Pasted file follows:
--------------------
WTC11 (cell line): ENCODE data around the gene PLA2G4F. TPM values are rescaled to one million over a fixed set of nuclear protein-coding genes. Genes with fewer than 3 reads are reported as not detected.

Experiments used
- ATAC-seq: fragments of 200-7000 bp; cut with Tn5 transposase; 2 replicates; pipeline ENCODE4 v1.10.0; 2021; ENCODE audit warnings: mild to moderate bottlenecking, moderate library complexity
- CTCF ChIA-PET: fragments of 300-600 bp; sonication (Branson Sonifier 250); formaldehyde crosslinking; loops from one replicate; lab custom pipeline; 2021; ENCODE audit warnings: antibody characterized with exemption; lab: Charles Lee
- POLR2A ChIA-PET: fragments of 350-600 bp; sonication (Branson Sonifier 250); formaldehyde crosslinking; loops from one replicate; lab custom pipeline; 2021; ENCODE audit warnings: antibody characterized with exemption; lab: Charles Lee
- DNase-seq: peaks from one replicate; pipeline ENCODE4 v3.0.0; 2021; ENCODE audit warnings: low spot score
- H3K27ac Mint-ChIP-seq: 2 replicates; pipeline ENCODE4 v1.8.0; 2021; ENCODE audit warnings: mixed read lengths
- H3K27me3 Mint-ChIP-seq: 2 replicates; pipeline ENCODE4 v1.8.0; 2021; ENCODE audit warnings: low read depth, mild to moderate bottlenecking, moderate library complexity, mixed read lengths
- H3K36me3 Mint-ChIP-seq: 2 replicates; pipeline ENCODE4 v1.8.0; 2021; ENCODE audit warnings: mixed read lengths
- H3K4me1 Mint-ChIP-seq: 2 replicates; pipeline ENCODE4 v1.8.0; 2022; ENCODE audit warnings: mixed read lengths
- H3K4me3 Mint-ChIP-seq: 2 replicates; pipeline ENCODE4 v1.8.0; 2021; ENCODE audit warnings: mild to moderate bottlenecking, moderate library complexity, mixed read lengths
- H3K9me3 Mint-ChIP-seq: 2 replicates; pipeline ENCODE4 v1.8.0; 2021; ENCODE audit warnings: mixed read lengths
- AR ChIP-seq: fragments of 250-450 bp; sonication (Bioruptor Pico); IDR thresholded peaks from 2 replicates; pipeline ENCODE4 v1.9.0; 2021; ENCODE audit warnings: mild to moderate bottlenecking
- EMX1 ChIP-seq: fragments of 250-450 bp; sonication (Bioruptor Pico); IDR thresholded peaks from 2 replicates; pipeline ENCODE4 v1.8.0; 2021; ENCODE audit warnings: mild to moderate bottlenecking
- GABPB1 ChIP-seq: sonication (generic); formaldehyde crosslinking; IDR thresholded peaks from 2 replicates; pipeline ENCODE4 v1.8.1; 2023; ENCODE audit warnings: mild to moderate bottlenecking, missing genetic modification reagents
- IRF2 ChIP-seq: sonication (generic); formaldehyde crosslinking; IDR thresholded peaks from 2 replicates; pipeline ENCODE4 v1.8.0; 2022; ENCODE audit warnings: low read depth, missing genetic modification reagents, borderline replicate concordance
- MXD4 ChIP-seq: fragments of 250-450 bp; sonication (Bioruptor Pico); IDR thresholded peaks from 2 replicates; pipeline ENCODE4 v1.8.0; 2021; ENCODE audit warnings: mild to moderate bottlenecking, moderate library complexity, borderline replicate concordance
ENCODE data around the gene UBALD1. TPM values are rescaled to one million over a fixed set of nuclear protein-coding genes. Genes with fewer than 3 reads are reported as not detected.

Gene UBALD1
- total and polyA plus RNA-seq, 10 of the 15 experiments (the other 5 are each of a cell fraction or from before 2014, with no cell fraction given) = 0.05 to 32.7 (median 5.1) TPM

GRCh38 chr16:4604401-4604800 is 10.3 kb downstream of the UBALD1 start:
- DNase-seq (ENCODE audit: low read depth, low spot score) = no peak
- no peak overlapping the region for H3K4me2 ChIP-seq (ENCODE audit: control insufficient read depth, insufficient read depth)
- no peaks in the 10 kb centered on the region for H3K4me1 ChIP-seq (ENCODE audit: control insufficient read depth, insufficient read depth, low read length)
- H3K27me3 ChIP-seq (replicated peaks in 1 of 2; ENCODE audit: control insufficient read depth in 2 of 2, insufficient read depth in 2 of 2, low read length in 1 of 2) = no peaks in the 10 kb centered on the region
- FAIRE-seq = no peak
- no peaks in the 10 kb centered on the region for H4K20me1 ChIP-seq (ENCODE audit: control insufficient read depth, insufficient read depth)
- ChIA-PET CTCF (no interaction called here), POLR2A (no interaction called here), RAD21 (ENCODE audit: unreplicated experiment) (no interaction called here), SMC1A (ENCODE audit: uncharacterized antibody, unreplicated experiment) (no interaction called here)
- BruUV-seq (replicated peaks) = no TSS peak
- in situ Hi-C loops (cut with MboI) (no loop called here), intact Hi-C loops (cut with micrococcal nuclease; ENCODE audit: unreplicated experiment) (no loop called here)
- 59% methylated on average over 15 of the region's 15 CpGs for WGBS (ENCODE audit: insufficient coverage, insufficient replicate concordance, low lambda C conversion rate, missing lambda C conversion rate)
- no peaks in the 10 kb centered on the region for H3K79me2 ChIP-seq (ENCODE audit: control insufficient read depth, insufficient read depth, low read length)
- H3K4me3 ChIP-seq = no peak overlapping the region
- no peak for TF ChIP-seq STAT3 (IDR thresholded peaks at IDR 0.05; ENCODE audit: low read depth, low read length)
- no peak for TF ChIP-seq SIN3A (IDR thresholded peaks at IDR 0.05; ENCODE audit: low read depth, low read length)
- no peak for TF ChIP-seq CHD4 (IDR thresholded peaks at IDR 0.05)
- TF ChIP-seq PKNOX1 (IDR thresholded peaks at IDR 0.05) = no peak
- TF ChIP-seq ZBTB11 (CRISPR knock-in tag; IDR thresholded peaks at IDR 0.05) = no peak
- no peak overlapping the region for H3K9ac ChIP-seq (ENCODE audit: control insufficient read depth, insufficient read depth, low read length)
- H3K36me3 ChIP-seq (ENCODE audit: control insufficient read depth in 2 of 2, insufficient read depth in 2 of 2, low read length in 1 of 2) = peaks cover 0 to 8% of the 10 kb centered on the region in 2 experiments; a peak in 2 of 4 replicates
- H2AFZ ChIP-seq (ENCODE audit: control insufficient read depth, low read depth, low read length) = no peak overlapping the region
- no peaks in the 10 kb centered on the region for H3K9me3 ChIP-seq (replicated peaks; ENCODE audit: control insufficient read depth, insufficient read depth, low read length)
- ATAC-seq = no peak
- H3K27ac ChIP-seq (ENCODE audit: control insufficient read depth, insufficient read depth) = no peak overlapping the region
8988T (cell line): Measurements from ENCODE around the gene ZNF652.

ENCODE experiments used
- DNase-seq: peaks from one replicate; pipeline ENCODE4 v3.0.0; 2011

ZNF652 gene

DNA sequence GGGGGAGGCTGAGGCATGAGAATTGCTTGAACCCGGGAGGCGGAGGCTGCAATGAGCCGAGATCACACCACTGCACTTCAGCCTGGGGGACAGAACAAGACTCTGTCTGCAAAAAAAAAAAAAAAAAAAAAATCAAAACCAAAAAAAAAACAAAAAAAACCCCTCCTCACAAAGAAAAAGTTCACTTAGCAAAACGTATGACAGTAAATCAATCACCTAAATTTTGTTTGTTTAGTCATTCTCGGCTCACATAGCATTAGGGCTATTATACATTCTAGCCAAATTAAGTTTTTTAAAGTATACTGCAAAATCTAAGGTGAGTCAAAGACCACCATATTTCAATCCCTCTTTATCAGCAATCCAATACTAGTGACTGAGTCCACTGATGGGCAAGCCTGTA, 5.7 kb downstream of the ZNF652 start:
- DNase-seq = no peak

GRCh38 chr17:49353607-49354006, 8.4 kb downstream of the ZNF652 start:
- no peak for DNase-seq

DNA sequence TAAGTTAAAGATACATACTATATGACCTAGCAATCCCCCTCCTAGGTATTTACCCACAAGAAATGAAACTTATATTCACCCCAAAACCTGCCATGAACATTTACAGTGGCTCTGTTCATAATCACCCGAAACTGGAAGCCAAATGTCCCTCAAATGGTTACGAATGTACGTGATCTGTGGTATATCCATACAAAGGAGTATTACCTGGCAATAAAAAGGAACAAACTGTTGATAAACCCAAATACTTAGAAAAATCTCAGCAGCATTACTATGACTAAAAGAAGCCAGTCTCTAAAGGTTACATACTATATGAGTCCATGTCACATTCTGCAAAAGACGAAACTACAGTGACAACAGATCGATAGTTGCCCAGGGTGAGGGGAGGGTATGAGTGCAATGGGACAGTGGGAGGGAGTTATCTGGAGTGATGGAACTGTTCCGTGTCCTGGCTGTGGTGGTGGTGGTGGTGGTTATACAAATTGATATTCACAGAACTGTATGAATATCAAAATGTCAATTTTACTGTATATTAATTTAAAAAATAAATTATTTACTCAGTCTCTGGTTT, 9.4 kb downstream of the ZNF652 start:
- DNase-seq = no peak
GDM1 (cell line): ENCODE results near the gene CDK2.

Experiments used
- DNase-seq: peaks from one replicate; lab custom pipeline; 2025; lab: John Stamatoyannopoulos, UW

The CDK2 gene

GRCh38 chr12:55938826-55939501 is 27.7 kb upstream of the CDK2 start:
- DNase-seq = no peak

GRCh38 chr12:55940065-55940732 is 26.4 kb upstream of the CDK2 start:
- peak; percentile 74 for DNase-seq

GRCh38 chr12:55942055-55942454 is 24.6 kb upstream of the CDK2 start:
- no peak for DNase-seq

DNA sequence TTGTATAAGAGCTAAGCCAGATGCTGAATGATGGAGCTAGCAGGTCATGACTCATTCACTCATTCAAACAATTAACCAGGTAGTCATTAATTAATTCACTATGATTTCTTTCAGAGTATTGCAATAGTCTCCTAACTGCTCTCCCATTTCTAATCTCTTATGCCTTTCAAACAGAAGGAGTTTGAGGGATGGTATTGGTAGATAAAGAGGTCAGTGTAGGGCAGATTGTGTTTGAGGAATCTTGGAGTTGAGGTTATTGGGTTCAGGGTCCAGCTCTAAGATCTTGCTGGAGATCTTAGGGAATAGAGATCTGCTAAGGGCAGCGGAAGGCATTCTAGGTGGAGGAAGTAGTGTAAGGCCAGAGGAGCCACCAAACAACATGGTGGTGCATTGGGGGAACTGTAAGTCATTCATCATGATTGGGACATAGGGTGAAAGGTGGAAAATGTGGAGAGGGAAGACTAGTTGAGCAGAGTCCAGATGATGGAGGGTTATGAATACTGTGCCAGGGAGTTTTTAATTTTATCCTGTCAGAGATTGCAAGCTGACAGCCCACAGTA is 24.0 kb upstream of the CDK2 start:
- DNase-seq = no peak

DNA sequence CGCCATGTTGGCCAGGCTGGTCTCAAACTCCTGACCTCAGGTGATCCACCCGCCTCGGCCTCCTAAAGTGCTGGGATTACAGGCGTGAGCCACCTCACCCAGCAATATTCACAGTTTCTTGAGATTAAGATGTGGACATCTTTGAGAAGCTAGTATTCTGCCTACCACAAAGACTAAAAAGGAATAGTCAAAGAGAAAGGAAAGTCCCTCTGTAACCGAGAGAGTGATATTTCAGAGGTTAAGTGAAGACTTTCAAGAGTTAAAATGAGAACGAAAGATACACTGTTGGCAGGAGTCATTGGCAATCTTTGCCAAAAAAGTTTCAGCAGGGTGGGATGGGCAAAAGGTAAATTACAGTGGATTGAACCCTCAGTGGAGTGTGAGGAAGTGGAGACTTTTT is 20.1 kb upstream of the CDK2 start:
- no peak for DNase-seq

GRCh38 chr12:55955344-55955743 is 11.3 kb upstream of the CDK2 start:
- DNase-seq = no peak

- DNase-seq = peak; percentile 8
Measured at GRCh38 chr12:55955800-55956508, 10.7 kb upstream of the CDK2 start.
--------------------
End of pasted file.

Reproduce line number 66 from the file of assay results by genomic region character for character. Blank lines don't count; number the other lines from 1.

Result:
- DNase-seq = no peak